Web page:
Neopomacentrus taeniurus 

Scope: Global
Language: English

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Taxonomy [top]

Kingdom Phylum Class Order Family
Animalia Chordata Actinopterygii Perciformes Pomacentridae

Scientific Name: Neopomacentrus taeniurus (Bleeker, 1856)
Common Name(s):
English Freshwater Damsel, Freshwater Demoiselle
Glyphidodon cochinensis Day, 1865
Glyphidodon fallax Peters, 1855
Glyphisodon amboinensis Bleeker, 1857
Neopomacentrus fallax (Peters, 1855)
Pomacentrus inhacae Smith, 1955
Pomacentrus rathbuni Jordan & Snyder, 1901
Pomacentrus taeniurus Bleeker, 1856
Taxonomic Source(s): Eschmeyer, W.N. (ed.). 2015. Catalog of Fishes. Updated 3 August 2015. Available at: (Accessed: 3 August 2015).

Assessment Information [top]

Red List Category & Criteria: Data Deficient ver 3.1
Year Published: 2012
Date Assessed: 2010-11-19
Assessor(s): Jenkins, A., Myers, R. & Rocha, L.A.
Reviewer(s): Harwell, H. & Pippard, H.
Facilitator/Compiler(s): Raynal, M.
This species is widespread in the Indo-West Pacific and is common throughout its range and can be locally abundant. Its habitat (mangroves, estuaries, rivers) is highly impacted by human activities and there have been reported declines in habitat quality and losses in its range of distribution. The effects of human impacts to this species is undetermined, there is no evidence at present time indicating population declines from habitat degradation. It is therefore listed as Data Deficient. We recommend continued monitoring of this species' habitat and population status.

Geographic Range [top]

Range Description:This species is found at the continental margin of Indian Ocean and western Pacific including East Africa from Mozambique northwards, India, Sri Lanka, countries bordering South China Sea, Indonesia, Philippines, Palau, Papua New Guinea, Solomon Islands, Vanuatu, New Caledonia, and northeastern Australia. It has also been reported from Taiwan (Shen 1993).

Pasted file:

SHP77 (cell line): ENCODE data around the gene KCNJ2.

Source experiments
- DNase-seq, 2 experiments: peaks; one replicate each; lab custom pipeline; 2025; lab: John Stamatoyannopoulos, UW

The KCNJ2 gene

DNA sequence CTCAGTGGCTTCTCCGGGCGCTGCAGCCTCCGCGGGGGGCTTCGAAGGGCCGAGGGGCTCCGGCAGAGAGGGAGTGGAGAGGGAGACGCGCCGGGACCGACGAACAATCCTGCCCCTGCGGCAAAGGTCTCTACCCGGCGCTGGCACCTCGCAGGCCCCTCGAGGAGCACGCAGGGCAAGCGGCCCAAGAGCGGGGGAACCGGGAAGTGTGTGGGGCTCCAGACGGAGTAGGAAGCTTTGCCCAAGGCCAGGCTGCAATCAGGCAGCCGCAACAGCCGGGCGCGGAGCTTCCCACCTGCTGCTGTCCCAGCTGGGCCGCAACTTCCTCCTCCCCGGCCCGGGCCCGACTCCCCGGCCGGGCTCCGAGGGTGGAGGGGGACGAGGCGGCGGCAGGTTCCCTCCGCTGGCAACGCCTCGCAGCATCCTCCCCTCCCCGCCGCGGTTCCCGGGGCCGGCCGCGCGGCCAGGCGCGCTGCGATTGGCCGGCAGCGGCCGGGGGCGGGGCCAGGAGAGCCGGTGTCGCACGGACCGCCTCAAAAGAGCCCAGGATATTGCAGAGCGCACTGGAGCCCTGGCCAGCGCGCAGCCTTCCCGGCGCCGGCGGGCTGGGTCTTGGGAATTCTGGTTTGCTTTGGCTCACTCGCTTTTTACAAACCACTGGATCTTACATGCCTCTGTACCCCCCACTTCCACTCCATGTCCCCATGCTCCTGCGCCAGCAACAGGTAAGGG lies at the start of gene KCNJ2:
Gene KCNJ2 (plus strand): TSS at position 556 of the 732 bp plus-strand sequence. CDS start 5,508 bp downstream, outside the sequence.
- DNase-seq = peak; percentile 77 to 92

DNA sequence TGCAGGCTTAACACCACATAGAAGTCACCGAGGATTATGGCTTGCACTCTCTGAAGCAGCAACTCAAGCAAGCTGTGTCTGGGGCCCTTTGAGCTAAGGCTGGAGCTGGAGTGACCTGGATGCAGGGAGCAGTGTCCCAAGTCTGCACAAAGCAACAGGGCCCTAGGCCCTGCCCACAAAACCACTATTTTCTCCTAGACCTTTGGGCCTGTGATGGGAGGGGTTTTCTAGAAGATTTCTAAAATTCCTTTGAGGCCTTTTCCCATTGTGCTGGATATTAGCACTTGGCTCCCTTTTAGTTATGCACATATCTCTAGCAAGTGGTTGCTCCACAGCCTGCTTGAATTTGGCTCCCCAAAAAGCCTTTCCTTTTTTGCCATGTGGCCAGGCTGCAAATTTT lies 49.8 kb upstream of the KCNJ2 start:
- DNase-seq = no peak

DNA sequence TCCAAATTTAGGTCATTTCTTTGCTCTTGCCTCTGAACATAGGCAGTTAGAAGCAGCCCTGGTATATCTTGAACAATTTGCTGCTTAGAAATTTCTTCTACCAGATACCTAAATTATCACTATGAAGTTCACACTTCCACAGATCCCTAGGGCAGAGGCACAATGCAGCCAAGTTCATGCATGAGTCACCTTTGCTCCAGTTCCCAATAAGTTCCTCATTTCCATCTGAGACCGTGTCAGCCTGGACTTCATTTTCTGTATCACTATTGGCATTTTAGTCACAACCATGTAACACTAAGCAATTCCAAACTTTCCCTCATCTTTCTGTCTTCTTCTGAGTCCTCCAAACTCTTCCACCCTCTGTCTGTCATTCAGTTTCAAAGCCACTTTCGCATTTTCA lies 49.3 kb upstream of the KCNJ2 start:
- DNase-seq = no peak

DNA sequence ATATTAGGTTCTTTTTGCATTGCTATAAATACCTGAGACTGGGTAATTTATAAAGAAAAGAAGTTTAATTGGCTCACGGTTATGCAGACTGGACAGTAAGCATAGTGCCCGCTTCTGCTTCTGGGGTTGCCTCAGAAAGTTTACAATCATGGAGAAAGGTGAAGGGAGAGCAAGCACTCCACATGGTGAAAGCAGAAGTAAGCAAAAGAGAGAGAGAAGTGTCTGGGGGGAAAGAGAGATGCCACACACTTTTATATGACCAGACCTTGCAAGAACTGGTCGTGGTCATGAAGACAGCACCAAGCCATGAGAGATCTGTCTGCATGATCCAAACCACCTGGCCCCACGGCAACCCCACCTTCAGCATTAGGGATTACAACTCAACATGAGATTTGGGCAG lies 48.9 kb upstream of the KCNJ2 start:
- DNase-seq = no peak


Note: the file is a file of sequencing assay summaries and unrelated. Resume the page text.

Countries occurrence:
Australia; China; Hong Kong; India; Indonesia; Kenya; Mozambique; New Caledonia; Palau; Papua New Guinea; Philippines; Seychelles; Solomon Islands; Somalia; Sri Lanka; Taiwan, Province of China; Tanzania, United Republic of; Vanuatu
FAO Marine Fishing Areas:
Indian Ocean – western; Indian Ocean – eastern; Pacific – northwest; Pacific – western central
Additional data:
Lower depth limit (metres):10
Range Map:Click here to open the map viewer and explore range.

Population [top]

Population:This species is common throughout its range and locally abundant. This species is extremely rare in Tonga. It is relatively rare in New Caledonia (Mellin et al. 2006).
Current Population Trend:Unknown
Additional data:
Population severely fragmented:No

Habitat and Ecology [top]

Habitat and Ecology:This species inhabits mangroves, estuaries, lower reaches of freshwater streams, and harbours with freshwater discharge. It is also found in pure fresh water, but is always within a few kilometres of the sea (Allen 1991). It occurs in brackish waters of coastal embayments and mangrove estuaries (Allen et al. 2002). Spawning may take place in both brackish and fresh waters (Allen 1991). This species feeds on zooplankton. In Tonga, during a survey of the area, only one member of this species was recorded. It was found on a fringing reef in association with high coral and low algal cover at a depth of 4.1 m. In New Caledonia, this species is common on fringing reefs, but is extremely rare on inner barrier reefs. It is associated with very low coral and very high algal cover at an average depth of 2 m (Mellin et al. 2006).
Systems:Freshwater; Marine

Use and Trade [top]

Use and Trade: This species is a minor component of the aquarium trade.

Threats [top]

Major Threat(s): This species is a minor component of the aquarium trade. It is also threatened by habitat degradation, (mangroves - Polidoro et al. 2010; freshwater - Jenkins et al. 2010).

Conservation Actions [top]

Conservation Actions:

There are no species-specific conservation measures in place for this species. Its distribution overlaps with some protected areas in parts of its range. More research is needed regarding population trends and life history. 

Citation: Jenkins, A., Myers, R. & Rocha, L.A. 2012. Neopomacentrus taeniurus. The IUCN Red List of Threatened Species 2012: e.T181116A1700196. . Downloaded on 21 October 2017.
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